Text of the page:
Late last week, Jack Dorsey tweeted a link to Nodeless —and nothing else. Although cryptic, the mention seemed like a stamp of approval for the platform from one of Bitcoin’s most famous backers, sparking buzzy excitement as well as some debate over the merits of the Lightning payment processor.

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What is Nodeless, exactly?

In short, merchants can add the tool to their website to accept Bitcoin payments more easily. Specifically, it helps with making transactions over the Lightning Network, which offers cheaper and faster payments over Bitcoin and is widely heralded as the most likely method through which Bitcoin will go mainstream. 

"Our goal is to make Bitcoin a medium of exchange by making it as easy as possible for merchants to accept Bitcoin," Nodeless's pseudonymous creator UTXO told Decrypt.

Still, using Lightning non-custodially—without a middleman taking control of a user’s funds—can be tricky for newer users.

In some ways, Nodeless's functionality is similar to OpenNode, another Lightning-based Bitcoin payments provider. But Nodeless offers one key difference: users don't have to share identifying information to begin accepting payments using the platform. In other words, it's a non-KYC (Know Your Customer) service.

‘Nodeless’ payments

Using Lightning non-custodially generally requires a user to run their own Lightning node. This can be tricky for non-technical users or users strapped for time. There are already platforms out there like Voltage or Greenlight, however, which provide a one-click solution for setting up a Lightning node, and where users don't have to maintain the node over time.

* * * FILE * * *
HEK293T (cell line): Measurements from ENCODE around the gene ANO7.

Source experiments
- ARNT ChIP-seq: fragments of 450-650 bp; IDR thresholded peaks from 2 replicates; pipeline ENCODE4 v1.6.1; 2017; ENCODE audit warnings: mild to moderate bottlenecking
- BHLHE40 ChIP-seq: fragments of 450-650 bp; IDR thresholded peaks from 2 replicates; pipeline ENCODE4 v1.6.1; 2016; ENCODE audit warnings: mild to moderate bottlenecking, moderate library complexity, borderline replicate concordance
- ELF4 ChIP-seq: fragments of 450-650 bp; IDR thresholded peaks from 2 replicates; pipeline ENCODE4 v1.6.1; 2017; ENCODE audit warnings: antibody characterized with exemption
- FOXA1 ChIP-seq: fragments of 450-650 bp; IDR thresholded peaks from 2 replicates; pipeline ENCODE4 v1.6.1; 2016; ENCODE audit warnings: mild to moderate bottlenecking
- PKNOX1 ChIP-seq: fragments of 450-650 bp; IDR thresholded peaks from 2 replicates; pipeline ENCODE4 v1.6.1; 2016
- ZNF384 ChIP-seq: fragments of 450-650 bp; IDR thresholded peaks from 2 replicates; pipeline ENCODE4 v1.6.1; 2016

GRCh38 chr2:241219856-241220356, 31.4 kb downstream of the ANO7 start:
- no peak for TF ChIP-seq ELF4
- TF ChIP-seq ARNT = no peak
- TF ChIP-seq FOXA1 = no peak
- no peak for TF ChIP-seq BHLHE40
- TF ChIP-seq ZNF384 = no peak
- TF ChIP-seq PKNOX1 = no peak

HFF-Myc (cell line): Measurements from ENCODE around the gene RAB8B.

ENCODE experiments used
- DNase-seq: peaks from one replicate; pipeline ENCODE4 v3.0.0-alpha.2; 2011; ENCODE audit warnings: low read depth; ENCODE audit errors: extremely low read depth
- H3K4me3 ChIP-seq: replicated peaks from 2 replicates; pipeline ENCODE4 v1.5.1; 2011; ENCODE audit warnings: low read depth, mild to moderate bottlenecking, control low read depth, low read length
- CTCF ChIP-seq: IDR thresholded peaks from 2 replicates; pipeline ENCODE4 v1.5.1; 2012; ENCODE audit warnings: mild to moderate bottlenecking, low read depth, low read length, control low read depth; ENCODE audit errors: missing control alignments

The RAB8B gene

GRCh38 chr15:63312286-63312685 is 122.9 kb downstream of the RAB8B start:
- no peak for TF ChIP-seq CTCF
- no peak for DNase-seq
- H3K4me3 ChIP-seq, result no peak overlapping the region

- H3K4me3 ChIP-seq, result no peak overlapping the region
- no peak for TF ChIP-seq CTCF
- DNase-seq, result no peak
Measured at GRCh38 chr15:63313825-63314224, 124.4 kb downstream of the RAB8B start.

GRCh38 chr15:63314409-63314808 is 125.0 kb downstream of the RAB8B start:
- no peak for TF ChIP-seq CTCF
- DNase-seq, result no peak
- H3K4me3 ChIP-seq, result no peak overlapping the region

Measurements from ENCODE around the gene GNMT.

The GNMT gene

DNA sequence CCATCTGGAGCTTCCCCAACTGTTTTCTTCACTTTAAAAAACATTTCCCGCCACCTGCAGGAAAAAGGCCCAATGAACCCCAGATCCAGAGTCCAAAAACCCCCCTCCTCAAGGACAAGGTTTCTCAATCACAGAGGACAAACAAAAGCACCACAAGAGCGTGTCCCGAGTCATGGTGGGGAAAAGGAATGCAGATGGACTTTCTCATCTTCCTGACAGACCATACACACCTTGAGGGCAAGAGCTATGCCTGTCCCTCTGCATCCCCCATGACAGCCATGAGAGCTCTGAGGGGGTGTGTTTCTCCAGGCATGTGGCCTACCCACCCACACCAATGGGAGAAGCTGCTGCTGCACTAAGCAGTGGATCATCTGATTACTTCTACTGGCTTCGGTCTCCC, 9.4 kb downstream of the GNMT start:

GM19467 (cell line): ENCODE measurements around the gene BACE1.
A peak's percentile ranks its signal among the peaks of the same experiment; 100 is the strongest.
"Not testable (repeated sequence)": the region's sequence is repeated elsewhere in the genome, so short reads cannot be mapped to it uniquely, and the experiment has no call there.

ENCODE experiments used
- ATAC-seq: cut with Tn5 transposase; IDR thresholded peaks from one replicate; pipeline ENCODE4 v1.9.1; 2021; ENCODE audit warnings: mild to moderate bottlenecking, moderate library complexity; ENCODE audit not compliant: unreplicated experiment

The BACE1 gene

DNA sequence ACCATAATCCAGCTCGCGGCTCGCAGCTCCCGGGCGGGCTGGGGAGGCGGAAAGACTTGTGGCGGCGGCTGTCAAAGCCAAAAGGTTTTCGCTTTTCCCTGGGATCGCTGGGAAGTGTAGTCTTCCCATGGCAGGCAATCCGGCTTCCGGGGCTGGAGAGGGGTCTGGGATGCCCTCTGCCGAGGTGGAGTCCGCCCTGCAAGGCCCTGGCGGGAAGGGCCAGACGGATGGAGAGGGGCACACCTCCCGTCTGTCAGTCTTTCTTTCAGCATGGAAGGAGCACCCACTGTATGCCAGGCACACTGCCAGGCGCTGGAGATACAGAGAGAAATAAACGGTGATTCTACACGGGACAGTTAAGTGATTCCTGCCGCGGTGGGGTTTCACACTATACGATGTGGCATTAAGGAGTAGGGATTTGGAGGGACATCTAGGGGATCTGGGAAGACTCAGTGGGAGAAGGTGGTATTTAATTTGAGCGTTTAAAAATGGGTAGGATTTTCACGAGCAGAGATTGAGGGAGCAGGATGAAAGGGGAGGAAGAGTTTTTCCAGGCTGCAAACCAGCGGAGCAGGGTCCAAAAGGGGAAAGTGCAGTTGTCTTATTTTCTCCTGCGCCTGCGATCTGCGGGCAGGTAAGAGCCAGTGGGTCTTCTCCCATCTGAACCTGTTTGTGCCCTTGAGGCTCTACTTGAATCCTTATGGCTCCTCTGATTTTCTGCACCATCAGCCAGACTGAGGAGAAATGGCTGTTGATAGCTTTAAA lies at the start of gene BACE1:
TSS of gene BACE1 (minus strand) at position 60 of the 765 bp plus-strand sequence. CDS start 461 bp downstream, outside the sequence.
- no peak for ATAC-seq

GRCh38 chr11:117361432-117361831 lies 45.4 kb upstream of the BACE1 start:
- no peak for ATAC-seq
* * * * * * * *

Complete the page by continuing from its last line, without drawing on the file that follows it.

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But Nodeless takes a different approach. Nodeless is "nodeless" in the sense that a merchant accepting payments doesn't have to run their own Lightning node—which takes time and resources to establish and run, and eats up computational resources.

There's still a node involved—a node is always involved when sending a Bitcoin or Lightning payment. But instead of a user running their own node, Nodeless's node is the one passing on the payment. When a payment is sent to the merchant, it's sent to Nodeless. Nodeless then immediately sends the payment to the merchant’s on-chain or Lightning address.

"Technically we custody individual payments for several seconds while the payment is in transit. We believe this is a fair trade-off versus the complexities of running a lightning node," UTXO said.

So, Nodeless is technically a custodial solution in that it holds a user's funds for a minute. But it promises to give it back very quickly. Users provide a Lightning address or cold wallet storage Bitcoin address to which Nodeless will promptly forward the user's funds.

Privacy money

Some Bitcoiners expressed skepticism about this model, arguing that as the company grows, KYC requirements from governments will get more stringent. Or, since Nodeless is technically a centralized solution, governments could conceivably step in and force the company to stop transactions it doesn't like. 

But UTXO thinks Nodeless can bypass these pressures. 

Nodeless operates legally in Canada, where transactions under $1,000 don't require KYC identification. In the long-term, they're looking to move to El Salvador, known for its lax measures toward Bitcoin and cryptocurrencies, where UTXO said "this business is welcomed with open arms."

"I also think [governments will] be more interested in the non-KYC custodians before Nodeless," UTXO said.

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